MARANA, Arizona (Reuters) - Golf fans are eagerly anticipating the next chapter in the growing rivalry between Rory McIlroy and Tiger Woods but former world number one Nick Faldo has doubts on either player achieving his best this year.
Faldo said McIlroy made a “dangerous move” in changing his club manufacturer earlier this season while he believes 14-times major winner Woods can never return to golfing dominance without regaining a “go-to shot” to use in pressure situations.
Northern Irishman McIlroy, who won his second major title by a record eight shots at the PGA Championship in August, switched his club brand last month from Titleist to Nike in a lucrative deal reported to be worth as much as $250 million over 10 years.
“Rory went from rookie of the year to world number one with the same equipment and now he’s changed absolutely everything which I know, from personal grief, is dangerous,” six-times major champion Faldo told Reuters.
“Once I heard the news, I tweeted it was a dangerous move. It’s risky because it’s all about the feel and sound of the golf ball, it’s the feel and sound of the putter face, it’s the feel and sound and the torque of a driver.”
Faldo, a three-times British Open champion who now works as the lead golf analyst on television for CBS Sports and Golf Channel, said that even very similar brands of golf clubs would feel very different to a player who had switched manufacturers.
“Factually yes, you can get really, really close but feel-wise, sound-wise, no, not even close,” the 53-year-old old added while shaking his head. “You get a millisecond at impact and you’ve known exactly how that sounded and reacted before.
“People say, ‘Oh, Rory can adapt,’ but why should he be adapting at this time in his career? He might just waltz through and it’s all fine. Or you may even say, ‘Hey, whatever his goals were before, he may have made them a little more difficult.’
“Feel is confidence in this game. That’s your feedback and that’s your trust. As Rory found out pretty quickly, he announces there are 14 new clubs in his bag and after one round of golf the putter’s out, because it’s different.”
McIlroy made an inauspicious start in his first event with Nike equipment, missing the cut at the European Tour’s Abu Dhabi Championship last month when he ditched his new putter after struggling with it in the opening round.
The world number one has since taken a four-week break from competitive golf and returns to action in Wednesday’s opening round of the WGC-Accenture World Match Championship at Dove Mountain where Woods, a three-times winner, is also competing.
Faldo, who was renowned for his work ethic and shrewd course management during his prime, pinpointed self-confidence as perhaps the crucial component in a champion golfer’s make-up.
“You’ve got to have real self-belief,” said the Englishman who was arguably one of the most driven players ever in his quest to reach the very top of the game.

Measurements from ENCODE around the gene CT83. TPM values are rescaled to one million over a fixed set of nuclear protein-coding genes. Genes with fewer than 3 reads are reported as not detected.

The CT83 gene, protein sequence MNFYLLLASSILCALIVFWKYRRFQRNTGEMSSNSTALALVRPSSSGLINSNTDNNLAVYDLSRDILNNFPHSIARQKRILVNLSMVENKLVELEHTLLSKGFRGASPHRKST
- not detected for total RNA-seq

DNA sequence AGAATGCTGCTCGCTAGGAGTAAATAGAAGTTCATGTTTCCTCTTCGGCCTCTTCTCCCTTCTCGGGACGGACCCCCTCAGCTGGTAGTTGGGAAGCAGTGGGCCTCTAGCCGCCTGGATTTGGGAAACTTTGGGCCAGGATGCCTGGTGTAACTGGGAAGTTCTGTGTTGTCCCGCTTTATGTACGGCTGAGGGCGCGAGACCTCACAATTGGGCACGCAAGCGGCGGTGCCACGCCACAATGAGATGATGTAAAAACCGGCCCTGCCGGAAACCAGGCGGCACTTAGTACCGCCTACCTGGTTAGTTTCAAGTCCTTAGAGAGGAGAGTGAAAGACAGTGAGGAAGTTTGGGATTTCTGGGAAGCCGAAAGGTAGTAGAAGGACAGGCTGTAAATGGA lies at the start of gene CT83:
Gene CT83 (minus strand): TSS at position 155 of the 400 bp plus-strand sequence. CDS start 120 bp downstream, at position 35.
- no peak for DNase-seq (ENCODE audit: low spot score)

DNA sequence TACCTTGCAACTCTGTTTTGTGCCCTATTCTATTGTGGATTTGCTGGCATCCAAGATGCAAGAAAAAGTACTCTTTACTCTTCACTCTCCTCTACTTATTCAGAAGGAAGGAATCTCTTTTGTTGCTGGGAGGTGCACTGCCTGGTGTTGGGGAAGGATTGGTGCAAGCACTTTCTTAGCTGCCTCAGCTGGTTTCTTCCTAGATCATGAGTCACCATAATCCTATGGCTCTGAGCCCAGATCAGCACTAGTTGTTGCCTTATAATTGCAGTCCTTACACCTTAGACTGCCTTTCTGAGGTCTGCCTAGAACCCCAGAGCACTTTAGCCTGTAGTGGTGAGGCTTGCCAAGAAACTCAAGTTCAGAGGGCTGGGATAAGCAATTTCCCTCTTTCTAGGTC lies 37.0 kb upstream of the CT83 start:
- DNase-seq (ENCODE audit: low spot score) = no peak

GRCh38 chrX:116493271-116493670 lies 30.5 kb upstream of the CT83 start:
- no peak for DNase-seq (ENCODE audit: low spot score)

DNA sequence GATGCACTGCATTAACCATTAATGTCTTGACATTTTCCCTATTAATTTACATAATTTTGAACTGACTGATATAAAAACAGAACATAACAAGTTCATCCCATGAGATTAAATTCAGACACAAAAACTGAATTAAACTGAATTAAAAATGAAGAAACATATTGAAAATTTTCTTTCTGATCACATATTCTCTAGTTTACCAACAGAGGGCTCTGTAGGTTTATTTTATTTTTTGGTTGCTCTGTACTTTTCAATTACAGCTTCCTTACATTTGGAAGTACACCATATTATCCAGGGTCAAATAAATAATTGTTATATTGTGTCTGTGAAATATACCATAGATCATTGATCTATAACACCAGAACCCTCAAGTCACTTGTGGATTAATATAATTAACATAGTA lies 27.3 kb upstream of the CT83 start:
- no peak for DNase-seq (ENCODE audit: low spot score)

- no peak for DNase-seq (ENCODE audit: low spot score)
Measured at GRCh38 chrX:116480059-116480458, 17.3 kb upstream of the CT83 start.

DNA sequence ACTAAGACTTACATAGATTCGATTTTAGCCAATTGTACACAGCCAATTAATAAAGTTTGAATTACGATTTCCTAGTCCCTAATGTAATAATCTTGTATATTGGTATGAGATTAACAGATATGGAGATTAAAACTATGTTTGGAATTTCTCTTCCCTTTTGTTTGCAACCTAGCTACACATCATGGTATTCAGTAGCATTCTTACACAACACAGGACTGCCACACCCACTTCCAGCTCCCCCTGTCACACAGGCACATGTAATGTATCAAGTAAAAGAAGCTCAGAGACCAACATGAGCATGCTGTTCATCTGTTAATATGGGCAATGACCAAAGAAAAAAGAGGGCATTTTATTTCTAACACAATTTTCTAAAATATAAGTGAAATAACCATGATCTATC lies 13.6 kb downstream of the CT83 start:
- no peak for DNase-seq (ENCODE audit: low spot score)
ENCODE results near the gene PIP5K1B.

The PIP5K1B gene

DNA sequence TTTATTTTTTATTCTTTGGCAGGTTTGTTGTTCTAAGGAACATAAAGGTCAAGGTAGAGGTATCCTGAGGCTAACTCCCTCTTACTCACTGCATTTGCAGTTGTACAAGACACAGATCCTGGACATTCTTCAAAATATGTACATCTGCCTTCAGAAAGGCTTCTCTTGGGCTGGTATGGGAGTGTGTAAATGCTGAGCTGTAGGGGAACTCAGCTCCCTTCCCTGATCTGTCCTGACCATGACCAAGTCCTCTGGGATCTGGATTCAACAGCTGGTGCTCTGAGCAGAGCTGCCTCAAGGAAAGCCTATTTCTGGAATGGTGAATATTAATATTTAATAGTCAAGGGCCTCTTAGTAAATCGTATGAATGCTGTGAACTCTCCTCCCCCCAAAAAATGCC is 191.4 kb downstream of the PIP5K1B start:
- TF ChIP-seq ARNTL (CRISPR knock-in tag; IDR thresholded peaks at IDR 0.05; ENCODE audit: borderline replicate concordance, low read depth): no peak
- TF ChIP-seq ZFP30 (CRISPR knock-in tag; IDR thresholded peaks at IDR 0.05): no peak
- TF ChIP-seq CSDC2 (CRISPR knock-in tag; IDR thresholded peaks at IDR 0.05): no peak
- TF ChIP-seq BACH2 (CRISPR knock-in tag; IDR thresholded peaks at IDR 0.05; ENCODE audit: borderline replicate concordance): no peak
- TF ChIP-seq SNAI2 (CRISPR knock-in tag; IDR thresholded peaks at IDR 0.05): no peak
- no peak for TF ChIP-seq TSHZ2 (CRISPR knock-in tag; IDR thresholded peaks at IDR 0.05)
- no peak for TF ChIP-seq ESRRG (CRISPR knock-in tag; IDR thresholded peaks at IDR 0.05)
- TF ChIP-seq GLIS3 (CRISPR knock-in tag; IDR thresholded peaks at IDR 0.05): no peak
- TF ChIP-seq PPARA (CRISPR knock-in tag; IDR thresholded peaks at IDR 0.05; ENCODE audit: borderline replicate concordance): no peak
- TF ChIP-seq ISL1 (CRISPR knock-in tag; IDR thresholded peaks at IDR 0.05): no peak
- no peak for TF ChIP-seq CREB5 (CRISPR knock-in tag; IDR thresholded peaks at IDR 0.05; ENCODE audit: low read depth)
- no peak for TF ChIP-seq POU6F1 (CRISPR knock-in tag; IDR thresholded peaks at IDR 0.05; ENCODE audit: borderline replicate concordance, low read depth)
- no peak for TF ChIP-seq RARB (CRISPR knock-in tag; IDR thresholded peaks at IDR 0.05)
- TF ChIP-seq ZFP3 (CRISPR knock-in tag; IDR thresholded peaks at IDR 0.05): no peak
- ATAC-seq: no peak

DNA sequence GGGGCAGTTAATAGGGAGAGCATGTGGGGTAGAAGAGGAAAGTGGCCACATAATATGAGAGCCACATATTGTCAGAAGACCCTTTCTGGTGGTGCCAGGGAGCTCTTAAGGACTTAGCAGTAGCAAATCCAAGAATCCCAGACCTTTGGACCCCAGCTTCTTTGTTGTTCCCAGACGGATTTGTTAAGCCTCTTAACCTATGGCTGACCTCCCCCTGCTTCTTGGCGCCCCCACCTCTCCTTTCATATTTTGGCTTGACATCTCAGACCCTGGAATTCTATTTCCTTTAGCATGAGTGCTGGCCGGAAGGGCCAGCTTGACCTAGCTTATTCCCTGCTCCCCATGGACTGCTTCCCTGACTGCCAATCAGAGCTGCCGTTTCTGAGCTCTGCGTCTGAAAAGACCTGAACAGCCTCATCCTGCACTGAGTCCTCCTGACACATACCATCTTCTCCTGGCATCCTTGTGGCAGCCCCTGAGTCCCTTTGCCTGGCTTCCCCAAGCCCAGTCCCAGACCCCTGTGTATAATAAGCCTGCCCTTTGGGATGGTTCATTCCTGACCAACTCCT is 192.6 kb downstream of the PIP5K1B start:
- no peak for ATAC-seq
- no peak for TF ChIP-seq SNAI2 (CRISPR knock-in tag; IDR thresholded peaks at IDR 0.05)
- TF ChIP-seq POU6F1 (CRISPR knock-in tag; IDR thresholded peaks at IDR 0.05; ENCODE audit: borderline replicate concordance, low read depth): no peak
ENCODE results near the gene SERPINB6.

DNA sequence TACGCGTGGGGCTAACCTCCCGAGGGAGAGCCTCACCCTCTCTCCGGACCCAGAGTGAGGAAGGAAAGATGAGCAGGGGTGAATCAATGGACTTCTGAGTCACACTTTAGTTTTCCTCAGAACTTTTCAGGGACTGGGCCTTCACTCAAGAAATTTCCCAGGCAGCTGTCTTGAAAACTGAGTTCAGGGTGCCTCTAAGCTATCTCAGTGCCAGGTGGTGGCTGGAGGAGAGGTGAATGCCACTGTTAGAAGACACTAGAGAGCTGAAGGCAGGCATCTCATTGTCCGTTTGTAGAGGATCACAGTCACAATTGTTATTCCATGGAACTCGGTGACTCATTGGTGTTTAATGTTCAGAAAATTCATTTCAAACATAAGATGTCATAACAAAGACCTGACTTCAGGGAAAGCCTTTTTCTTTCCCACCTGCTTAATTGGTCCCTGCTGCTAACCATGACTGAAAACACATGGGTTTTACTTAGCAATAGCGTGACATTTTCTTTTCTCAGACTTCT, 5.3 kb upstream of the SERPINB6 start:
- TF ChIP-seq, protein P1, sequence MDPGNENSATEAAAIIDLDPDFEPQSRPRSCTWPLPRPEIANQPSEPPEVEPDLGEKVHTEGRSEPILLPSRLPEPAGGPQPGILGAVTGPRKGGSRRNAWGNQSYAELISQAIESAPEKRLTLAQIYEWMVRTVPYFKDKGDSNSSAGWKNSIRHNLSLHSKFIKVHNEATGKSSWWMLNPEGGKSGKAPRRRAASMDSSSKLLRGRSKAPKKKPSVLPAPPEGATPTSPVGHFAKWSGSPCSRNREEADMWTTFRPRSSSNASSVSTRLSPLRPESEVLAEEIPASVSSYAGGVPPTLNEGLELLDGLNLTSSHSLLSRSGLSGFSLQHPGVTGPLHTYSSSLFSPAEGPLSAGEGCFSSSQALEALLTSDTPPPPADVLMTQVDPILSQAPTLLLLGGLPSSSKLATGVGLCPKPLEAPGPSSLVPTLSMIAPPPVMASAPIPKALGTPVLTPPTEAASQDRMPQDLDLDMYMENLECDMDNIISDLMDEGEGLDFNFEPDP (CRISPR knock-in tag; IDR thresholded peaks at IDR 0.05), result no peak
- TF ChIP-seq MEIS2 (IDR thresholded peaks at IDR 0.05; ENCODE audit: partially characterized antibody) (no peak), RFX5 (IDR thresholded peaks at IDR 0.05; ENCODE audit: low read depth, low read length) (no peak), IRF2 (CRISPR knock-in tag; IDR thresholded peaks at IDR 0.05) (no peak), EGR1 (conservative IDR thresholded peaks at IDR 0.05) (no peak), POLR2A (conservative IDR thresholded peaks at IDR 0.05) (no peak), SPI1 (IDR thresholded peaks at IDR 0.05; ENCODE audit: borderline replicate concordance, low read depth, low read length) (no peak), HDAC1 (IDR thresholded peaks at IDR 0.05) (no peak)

“Whatever shot you’re trying to pull off, you’ve got to have the belief it’s going to work. And if it doesn’t ... it’ll start sewing those little seeds of doubt in your mind and those seeds grow and they can end up as oak trees in your head.”
Woods used to intimidate his rivals with his dominant golf and immense self-belief but all that changed for Faldo after the American’s spectacular fall from grace at the end of 2009 amid revelations about his extra-marital affairs.
“It’s more than three years since the crash-and-burn in his personal life and I personally think he has a lot to deal with there, right from when it all happened,” Faldo said.
“In golf, you have to be completely engrossed and free just to go out and practice 100 percent. There’s nothing worse if you then get distracted for good reasons or bad reasons.
“If somebody is in your ear or you are worried about something ... it’s much harder to have that peace of mind.”
Woods clinched his 75th PGA Tour title by four shots in the Farmers Insurance Open at Torrey Pines last month but he dropped four strokes in his last five holes in blustery conditions mainly due to wayward driving.
“When he’s on (form), he’s fabulous ... but there are certain shots on the golf course he’s struggling with and he showed us at Torrey he’s still struggling with them,” said Faldo.
“I don’t think he has yet what we call a ‘go-to shot’ and you’ve got to have that one when literally, if someone puts a gun to your head and says, ‘Right, hit me a fade,’ you can aim down the left edge of the fairway and it peals back.
“If he really sorts that out, he could be unbeatable but that (doubt) may be starting to engrain itself in him.”
Woods has not won a major since the 2008 U.S. Open at Torrey Pines and his burning desire to eclipse the record 18 piled up by Jack Nicklaus, in Faldo’s view, will never be fulfilled.
“You can’t say it’s impossible but I am leaning towards no,” said Faldo, whose own work ethic came straight out of the Ben Hogan manual.
“I don’t think it will happen. Getting five more (majors), that’s more than a really, really fantastic career (for most players).
“It’s a big climb after how he has shaken himself up mentally. The biggest thing is how Tiger must look at himself in the mirror and wonder what happened. It’s a lot to deal with.”
Editing by Frank Pingue